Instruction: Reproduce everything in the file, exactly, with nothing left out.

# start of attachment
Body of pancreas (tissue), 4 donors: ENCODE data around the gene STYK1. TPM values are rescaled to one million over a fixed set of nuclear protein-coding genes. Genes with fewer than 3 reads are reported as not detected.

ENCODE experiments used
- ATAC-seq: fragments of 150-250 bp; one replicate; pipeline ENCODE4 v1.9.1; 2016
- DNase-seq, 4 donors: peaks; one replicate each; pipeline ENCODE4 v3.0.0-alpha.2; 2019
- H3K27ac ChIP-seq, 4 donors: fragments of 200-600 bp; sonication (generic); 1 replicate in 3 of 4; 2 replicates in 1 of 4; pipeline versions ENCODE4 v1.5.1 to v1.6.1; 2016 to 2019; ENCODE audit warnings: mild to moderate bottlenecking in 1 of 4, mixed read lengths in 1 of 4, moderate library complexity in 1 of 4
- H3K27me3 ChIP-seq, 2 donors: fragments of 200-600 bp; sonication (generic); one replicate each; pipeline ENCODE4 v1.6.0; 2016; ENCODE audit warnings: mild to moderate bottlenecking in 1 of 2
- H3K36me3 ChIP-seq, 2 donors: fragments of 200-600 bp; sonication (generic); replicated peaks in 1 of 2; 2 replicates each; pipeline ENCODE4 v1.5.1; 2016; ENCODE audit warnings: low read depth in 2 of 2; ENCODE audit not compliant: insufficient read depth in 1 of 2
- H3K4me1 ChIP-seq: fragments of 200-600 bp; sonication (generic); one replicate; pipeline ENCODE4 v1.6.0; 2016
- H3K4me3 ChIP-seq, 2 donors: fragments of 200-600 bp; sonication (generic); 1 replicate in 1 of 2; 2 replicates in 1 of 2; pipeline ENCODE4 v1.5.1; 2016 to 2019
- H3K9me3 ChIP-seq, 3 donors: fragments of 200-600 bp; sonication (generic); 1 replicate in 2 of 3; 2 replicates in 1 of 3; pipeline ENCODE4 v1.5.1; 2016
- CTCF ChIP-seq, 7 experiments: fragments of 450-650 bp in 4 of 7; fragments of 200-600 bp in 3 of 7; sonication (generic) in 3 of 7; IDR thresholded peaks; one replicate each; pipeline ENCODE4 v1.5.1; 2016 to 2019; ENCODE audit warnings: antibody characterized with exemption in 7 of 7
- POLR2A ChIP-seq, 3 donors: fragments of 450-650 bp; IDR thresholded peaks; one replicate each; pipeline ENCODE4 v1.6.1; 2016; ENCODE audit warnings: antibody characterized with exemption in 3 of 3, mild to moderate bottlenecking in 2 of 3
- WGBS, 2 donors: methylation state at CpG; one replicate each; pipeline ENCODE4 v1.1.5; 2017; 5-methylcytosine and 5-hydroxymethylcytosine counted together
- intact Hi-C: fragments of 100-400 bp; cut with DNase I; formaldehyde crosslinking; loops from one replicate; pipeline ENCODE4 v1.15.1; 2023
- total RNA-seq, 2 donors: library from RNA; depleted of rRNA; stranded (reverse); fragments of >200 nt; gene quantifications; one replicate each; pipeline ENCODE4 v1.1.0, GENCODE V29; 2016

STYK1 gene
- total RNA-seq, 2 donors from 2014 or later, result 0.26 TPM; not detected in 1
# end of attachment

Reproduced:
Body of pancreas (tissue), 4 donors: ENCODE data around the gene STYK1. TPM values are rescaled to one million over a fixed set of nuclear protein-coding genes. Genes with fewer than 3 reads are reported as not detected.

ENCODE experiments used
- ATAC-seq: fragments of 150-250 bp; one replicate; pipeline ENCODE4 v1.9.1; 2016
- DNase-seq, 4 donors: peaks; one replicate each; pipeline ENCODE4 v3.0.0-alpha.2; 2019
- H3K27ac ChIP-seq, 4 donors: fragments of 200-600 bp; sonication (generic); 1 replicate in 3 of 4; 2 replicates in 1 of 4; pipeline versions ENCODE4 v1.5.1 to v1.6.1; 2016 to 2019; ENCODE audit warnings: mild to moderate bottlenecking in 1 of 4, mixed read lengths in 1 of 4, moderate library complexity in 1 of 4
- H3K27me3 ChIP-seq, 2 donors: fragments of 200-600 bp; sonication (generic); one replicate each; pipeline ENCODE4 v1.6.0; 2016; ENCODE audit warnings: mild to moderate bottlenecking in 1 of 2
- H3K36me3 ChIP-seq, 2 donors: fragments of 200-600 bp; sonication (generic); replicated peaks in 1 of 2; 2 replicates each; pipeline ENCODE4 v1.5.1; 2016; ENCODE audit warnings: low read depth in 2 of 2; ENCODE audit not compliant: insufficient read depth in 1 of 2
- H3K4me1 ChIP-seq: fragments of 200-600 bp; sonication (generic); one replicate; pipeline ENCODE4 v1.6.0; 2016
- H3K4me3 ChIP-seq, 2 donors: fragments of 200-600 bp; sonication (generic); 1 replicate in 1 of 2; 2 replicates in 1 of 2; pipeline ENCODE4 v1.5.1; 2016 to 2019
- H3K9me3 ChIP-seq, 3 donors: fragments of 200-600 bp; sonication (generic); 1 replicate in 2 of 3; 2 replicates in 1 of 3; pipeline ENCODE4 v1.5.1; 2016
- CTCF ChIP-seq, 7 experiments: fragments of 450-650 bp in 4 of 7; fragments of 200-600 bp in 3 of 7; sonication (generic) in 3 of 7; IDR thresholded peaks; one replicate each; pipeline ENCODE4 v1.5.1; 2016 to 2019; ENCODE audit warnings: antibody characterized with exemption in 7 of 7
- POLR2A ChIP-seq, 3 donors: fragments of 450-650 bp; IDR thresholded peaks; one replicate each; pipeline ENCODE4 v1.6.1; 2016; ENCODE audit warnings: antibody characterized with exemption in 3 of 3, mild to moderate bottlenecking in 2 of 3
- WGBS, 2 donors: methylation state at CpG; one replicate each; pipeline ENCODE4 v1.1.5; 2017; 5-methylcytosine and 5-hydroxymethylcytosine counted together
- intact Hi-C: fragments of 100-400 bp; cut with DNase I; formaldehyde crosslinking; loops from one replicate; pipeline ENCODE4 v1.15.1; 2023
- total RNA-seq, 2 donors: library from RNA; depleted of rRNA; stranded (reverse); fragments of >200 nt; gene quantifications; one replicate each; pipeline ENCODE4 v1.1.0, GENCODE V29; 2016

STYK1 gene
- total RNA-seq, 2 donors from 2014 or later, result 0.26 TPM; not detected in 1